# Linear Algebra question (system of equations)

• Ortix
In summary, the problem involves finding the average temperature at 25 points on a grid, where the temperature at each point is dependent on the temperature of the neighboring points. This results in a system of 25 equations, which can be represented as a 25x25 matrix. The constants are added to the variables in the equations, and the solution can be found using the command x=A\b.

## Homework Statement

Ok I have been struggling a lot with this problem and I hope some of you might be able to help me out.

Let's take this image:
http://img822.imageshack.us/img822/3828/capturelqe.png [Broken]

All these dots labeled x1 to x25 are temperature points. All the dots along the edges of the main square are starting temperature values (all the 5 dots of one side have the same temperature) (the dots don't look connected at the side of B and C but they are)
A = 40
B = 0
C = 10
D = 40

Every point's temperature is dependent on the directly neighboring point's temperature. So the average temperature of a point is:

x1= 1/4(40+40+x2+x6)
x9= 1/4(x4+x8+x10+x14)

So now they are asking us to solve for all the points with MATLAB. I do have experience with MATLAB but I have no clue how to set up this system of equations even on paper.

I'm supposed to use Ax = y where A is a 25x25 matrix and y is an element or R^25

First of all I don't understand why A is a 25x25 matrix. Shouldn't it be a 5x5 matrix?

Furthermore I am also not sure what A, x or y needs to contain in this case. Of course I know how to solve regular system of equations. I've been doing this for a year now but the 25x25 matrix is just completely throwing me off.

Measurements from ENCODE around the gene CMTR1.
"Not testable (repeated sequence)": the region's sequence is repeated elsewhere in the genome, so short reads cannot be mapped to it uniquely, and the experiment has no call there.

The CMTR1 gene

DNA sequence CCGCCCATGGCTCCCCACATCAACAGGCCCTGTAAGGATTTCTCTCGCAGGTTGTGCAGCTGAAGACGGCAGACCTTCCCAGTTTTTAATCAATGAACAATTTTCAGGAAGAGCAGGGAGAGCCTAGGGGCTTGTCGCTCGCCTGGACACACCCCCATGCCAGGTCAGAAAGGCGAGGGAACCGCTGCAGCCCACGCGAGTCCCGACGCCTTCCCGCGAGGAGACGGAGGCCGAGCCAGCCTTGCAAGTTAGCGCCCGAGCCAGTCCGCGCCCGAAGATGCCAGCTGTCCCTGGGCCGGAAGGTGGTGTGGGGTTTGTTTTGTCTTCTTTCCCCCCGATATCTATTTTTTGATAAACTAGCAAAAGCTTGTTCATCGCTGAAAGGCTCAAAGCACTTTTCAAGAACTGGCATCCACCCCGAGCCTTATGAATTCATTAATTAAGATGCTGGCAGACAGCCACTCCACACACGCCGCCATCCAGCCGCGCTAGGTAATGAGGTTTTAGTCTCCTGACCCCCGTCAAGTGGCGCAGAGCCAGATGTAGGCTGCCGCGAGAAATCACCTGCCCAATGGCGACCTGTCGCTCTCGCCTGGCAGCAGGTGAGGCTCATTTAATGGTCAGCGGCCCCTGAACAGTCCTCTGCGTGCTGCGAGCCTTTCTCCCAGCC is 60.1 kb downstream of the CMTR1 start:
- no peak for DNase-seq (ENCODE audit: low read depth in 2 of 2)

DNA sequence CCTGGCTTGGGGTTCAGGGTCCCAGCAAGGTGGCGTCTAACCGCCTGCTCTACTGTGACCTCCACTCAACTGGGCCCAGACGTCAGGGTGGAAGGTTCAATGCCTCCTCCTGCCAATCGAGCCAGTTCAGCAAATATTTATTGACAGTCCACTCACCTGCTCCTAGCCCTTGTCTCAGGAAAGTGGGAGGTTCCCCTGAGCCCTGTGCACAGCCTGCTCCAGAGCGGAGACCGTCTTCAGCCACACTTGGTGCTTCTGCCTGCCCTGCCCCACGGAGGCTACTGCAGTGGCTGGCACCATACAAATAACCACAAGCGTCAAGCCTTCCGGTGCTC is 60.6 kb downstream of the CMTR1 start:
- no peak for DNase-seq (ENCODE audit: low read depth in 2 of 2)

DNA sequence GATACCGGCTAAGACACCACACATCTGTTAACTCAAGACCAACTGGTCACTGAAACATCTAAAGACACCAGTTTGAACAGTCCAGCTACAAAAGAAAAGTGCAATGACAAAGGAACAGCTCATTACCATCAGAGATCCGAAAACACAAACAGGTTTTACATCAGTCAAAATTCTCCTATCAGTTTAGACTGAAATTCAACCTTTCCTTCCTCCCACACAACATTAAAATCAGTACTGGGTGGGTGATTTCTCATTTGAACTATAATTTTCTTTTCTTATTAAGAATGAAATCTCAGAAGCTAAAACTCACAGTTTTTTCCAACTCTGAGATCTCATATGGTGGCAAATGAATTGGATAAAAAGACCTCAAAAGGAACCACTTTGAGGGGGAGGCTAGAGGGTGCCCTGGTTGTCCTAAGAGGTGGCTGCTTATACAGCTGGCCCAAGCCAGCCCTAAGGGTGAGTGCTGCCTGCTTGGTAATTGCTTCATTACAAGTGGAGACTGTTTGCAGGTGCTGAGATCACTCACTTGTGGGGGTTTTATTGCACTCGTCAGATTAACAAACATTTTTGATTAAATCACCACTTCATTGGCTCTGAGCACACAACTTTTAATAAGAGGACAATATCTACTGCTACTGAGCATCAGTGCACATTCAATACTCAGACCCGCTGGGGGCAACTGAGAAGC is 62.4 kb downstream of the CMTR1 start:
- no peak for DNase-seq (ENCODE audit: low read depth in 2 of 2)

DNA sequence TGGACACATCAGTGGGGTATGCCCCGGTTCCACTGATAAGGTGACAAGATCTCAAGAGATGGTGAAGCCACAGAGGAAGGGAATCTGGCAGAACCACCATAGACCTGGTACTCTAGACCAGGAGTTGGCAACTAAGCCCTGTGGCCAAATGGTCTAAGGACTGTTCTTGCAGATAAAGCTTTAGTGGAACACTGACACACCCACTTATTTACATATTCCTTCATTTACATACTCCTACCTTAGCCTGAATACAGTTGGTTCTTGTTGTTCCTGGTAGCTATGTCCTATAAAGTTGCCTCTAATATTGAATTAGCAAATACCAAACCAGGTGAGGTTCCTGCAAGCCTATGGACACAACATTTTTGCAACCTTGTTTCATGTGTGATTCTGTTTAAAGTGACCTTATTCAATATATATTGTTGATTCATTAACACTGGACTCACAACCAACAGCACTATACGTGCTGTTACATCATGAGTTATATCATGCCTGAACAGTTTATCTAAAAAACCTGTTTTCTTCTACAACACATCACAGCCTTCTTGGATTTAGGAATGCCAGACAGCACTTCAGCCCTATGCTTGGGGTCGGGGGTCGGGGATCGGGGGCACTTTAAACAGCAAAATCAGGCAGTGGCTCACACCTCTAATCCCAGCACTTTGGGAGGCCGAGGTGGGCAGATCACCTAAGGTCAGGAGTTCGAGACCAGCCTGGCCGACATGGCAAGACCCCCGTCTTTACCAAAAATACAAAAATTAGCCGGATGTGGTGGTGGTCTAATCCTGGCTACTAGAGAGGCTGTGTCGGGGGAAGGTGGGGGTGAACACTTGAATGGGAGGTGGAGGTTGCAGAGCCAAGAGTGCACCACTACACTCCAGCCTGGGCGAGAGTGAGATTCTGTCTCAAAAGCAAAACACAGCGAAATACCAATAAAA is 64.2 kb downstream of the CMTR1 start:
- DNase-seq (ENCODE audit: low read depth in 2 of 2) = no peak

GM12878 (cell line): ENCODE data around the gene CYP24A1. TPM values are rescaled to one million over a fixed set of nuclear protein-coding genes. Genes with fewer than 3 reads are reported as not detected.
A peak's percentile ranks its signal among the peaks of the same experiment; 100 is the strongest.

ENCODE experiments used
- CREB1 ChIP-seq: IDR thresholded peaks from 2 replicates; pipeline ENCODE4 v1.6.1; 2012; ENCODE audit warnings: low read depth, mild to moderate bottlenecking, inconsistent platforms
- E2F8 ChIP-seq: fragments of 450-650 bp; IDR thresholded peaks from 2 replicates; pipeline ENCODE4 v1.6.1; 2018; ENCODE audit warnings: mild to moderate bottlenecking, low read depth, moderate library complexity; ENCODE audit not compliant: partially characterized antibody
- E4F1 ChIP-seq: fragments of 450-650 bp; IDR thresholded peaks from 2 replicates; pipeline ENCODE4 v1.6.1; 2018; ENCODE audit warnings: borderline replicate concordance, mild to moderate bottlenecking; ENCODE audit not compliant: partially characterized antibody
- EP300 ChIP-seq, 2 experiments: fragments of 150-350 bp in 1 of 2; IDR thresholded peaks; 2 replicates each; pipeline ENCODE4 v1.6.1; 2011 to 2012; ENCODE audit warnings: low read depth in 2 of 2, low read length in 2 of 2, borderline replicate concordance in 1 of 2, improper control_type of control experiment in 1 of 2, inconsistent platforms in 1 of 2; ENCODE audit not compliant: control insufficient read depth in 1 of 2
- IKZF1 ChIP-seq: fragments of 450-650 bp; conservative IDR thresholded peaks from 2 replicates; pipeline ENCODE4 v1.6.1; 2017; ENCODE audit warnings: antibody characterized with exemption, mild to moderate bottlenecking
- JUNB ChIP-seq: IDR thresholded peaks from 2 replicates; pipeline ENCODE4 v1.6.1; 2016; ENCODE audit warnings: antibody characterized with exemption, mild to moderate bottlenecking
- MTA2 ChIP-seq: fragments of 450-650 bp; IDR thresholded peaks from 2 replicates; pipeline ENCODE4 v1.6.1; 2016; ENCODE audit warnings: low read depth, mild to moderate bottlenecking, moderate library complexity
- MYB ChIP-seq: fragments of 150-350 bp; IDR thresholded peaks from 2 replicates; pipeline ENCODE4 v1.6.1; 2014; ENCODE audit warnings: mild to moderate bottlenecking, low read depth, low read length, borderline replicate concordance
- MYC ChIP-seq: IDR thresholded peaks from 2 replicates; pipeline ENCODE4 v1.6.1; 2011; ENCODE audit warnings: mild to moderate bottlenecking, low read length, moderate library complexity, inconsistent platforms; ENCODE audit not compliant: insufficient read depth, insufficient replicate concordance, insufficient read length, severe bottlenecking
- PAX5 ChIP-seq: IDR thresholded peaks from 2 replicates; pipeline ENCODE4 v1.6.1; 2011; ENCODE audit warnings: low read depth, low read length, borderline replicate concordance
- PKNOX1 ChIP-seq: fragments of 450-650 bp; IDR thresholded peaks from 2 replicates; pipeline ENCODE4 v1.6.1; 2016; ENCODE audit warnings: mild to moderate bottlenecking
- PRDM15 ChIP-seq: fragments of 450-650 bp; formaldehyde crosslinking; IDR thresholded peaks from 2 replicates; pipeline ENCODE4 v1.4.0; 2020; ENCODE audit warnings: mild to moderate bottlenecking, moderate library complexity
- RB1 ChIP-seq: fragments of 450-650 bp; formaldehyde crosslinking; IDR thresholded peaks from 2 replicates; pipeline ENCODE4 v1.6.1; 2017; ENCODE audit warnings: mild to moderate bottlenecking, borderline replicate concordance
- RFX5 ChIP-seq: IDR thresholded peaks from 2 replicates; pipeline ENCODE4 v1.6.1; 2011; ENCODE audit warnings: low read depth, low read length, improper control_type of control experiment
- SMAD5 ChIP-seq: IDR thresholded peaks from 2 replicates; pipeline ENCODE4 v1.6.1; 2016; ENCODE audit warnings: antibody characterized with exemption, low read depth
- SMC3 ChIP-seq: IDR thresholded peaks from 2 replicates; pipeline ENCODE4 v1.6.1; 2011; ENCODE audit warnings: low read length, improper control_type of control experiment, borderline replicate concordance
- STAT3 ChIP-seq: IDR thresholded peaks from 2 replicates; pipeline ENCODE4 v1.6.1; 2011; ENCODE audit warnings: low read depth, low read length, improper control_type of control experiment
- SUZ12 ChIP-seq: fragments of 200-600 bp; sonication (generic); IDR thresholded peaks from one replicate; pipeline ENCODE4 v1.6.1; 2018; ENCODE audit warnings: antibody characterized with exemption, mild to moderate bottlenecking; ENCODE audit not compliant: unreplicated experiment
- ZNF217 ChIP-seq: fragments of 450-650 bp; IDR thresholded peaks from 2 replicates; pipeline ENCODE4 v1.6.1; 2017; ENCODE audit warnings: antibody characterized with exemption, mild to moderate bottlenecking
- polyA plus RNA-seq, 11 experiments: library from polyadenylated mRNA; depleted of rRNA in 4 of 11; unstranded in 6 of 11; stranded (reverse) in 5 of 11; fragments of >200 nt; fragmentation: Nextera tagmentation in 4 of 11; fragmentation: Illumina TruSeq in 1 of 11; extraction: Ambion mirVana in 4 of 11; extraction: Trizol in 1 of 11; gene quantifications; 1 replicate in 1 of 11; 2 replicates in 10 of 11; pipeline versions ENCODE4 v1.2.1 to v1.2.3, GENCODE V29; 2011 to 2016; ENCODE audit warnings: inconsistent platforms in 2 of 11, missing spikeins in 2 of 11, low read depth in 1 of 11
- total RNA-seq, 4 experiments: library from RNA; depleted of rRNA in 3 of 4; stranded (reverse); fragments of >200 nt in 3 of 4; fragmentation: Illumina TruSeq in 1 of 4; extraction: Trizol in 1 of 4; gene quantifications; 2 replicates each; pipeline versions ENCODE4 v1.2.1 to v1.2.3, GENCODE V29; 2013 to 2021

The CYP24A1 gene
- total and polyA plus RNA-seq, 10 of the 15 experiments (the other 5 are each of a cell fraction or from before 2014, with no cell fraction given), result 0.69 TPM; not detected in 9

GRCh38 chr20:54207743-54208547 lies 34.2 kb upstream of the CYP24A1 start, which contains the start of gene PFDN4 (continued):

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There are 25 variables. Therefore, the solution exists in ℝ25, so you need a 25×25 matrix to represent the solution.

It's not difficult to set up the matrix. You already set up two equations. Set up the equations for every point and assemble it into a matrix. Mat(rix)lab is designed to handle large matrices like these. Let Ax=b

A=[a(1)(1) a(1)(2) ...;a(2)(1) a(2)(2) ...; ... ;a(25)(1) a(25)(2) ... a(25)(25)]
(You can choose whether or not to put commas in between entries.)
b=[b1;b2; ... ;b25]
(Put semicolons between entries.)

The command x=A\b will give you the desired result.

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So this would be my approach: set up each equation and end up with 25 equations. (this is where my linear algebra becomes blurry)

If I arrange these equations inside a matrix I would still end up with a 5x5 matrix... 5 rows and 5 columns which is equal to 25 equations.. right? I think i am completely missing something here.

Also, the x vector would just contain a single column starting at x1 going down to x25 right?

But what would y then be? Oh man this is killing me. The easiest stuff is always the hardest :(

Do you know how matrix multiplication works...

Yes I do. Ax gives me a 25x25 matrix

edit:
only if i arrange the equations in a single row in A

When you have a linear equation Ax=b

A=[a1,a2,a3,a4,a5]
x=[x1;x2;x3;x4;x5]
where an is the nth column of A and xn is the nth entry of the vector x,

Ax = [x1a1+x2a2+x3a3+x4a4+x5a5]

How many entries are in each column of A? 5? or 25?

...

Just because your grid is 5x5 doesn't mean that your matrix is going to be 5x5. You might want to start with an easier example

Suppose you have six points arranged in a line, and the temperature on the left side is 0 degrees and on the right side is 10 degrees, and the temperature at the points satisfies the averaging property, for example
x3=1/2*(x2+x4)